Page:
Originally published at Ministry of Hemp.
“It’s mold resistant, it’s pest resistant, it’s fire resistant.”
Leigh Humphries, from Wilmington, North Carolina, is passionate about hempcrete, the sustainable building material she used to build a unique doghouse.
Humphries recently graduated with a degree in Sustainability Technologies from Cape Fear Community College, and the doghouse was her “capstone” project in the vocational program.
While you won’t yet find hempcrete doghouses shading Fido from the sun in many back yards, it’s a building material with proven benefits and a growing appeal. Hempcrete homes are popping up from Kentucky to Alaska and beyond.
When we heard about Humphries exciting project through coverage on Wilmington’s WWAY news, we reached out directly to find out more about why she chose hempcrete, what it took to build the doghouse, and how her project was received in her community.
‘A really healthy building’: The many benefits of hempcrete
Cape Fear’s Sustainability Technologies Program has a dual focus on green energy and sustainable building. Humphries told us that while she enjoyed learning about renewable energy technologies, “I kind of immersed myself in the construction and building science part of it.”
She first heard about hempcrete in her Green Building class, which offered a broad overview of various sustainable building options. Captivated by hempcrete’s potential, she immediately began researching ways she could use it in her final project.
“I started collecting some research and talking to people,” Humphries recalled. “Finally it came time for my capstone class and I went for it. I got the approval of my academic advisor and went with the doghouse idea.”
One of the most appealing features of hempcrete for her was its vapor permeability, which allows structures to “breathe.” This helps make hempcrete extremely resistant to mold and other health hazards.
Hempcrete also has no volatile organic compounds, toxic chemicals found in many other, more common building materials.
“It’s a really healthy building to live in,” she observed.
It’s also highly reflective and insulating; some estimates suggest hempcrete could cut heating costs by 50 to 70 percent.
Here’s how Humphries summed up hempcrete’s benefits in our interview:
It’s healthy for the occupants, but it’s also really easy, once you get the process down, to build with. It’s a quick process. It’s a really cool material. It’s environmentally friendly obviously and it has really great health perks as well compared to conventional manufactured building materials.
Hemp shivs, lime & water: Hempcrete is simple but prices remain high
“Hempcrete is made from hemp shivs, a lime-based binder and water,” Humphries explained.
Hemp shivs, the chopped up fibrous core of the hemp plant, are the key ingredient in hempcrete. “The biggest problem I had was acquiring the hemp shivs. They’re really expensive.”
Hemp growing is only just returning to North Carolina, so the shivs for Humphries doghouse had to be imported from Virginia. American Hemp, LLC, a firm in nearby Winston Salem, helped Humphries obtain the materials and Patrique Veille, the company’s Strategic and Project Management Consultant, acted as an informal advisor to the doghouse project.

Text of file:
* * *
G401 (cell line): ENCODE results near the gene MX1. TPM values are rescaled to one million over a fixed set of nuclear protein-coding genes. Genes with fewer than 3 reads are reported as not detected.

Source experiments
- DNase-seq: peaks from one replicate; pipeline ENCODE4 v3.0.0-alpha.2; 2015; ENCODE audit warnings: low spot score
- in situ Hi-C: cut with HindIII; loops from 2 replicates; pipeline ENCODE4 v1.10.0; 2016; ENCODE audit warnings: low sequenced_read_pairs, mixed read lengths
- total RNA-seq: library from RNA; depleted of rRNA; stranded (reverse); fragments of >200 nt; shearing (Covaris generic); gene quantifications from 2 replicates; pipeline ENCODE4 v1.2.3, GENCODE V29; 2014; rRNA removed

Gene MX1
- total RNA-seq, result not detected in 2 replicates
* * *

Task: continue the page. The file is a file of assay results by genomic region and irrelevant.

A commercially available lime binder is used in professional hempcrete structures, but budget constraints on the doghouse forced Humphries to mix her own.
“The most challenging part of the project was making my own lime binder,” Humphries explained. “I did that with a specific ratio of hydraulic lime, sand, a little bit of Portland cement and water.”
She stressed that this homemade option was only viable because the doghouse isn’t intended for human habitation.
It took some experimentation to get it just right. “A few test bricks later I found the correct ratio and it worked out perfectly.”
Using wood that could be recycled later, Humphries built a form for the doghouse, then poured the hempcrete inside. After allowing the doghouse to dry overnight, she carefully removed the form and allowed the structure to finish setting. In all, she estimates the project took about 3 and half months, including about 2 weeks for the doghouse to fully dry.
‘People seem genuinely excited’: Hempcrete’s promising future in North Carolina
Hemp still sometimes has an uncertain reputation, thanks to its association with psychoactive cannabis and decades of hemp prohibition under the war on drugs. Happily, Humphries said she received “zero resistance” to her doghouse project.
“Everyone was really supportive and excited,” she told us.
She took the hempcrete doghouse to Wilmington’s Earth Day Festival in April, where it received an enthusiastic response. “I had quite the audience the 4 hours I had it at the Earth Day festival. It was really neat.”
“Some real estate brokers that I spoke with are also really interested and one in particular is working on getting the local Habitat for Humanity, once it becomes more affordable, to build the first hempcrete home,” Humphries added.
She believes prices for hempcrete will come down, thanks to hemp’s growing popularity throughout what was once tobacco country. “The closest seeds being planted near us are in Wallace, about an hour northwest of Wilmington. It’s really exciting.”
Humphries was hired straight out of school by Above and Beyond Energy, a energy efficiency consulting firm, but she hopes to return to sustainable building in the future.
“I would love to. I haven’t really made a plan for that yet, but all of the positive response is really inspiring and I’d like to see where I can go with hempcrete.”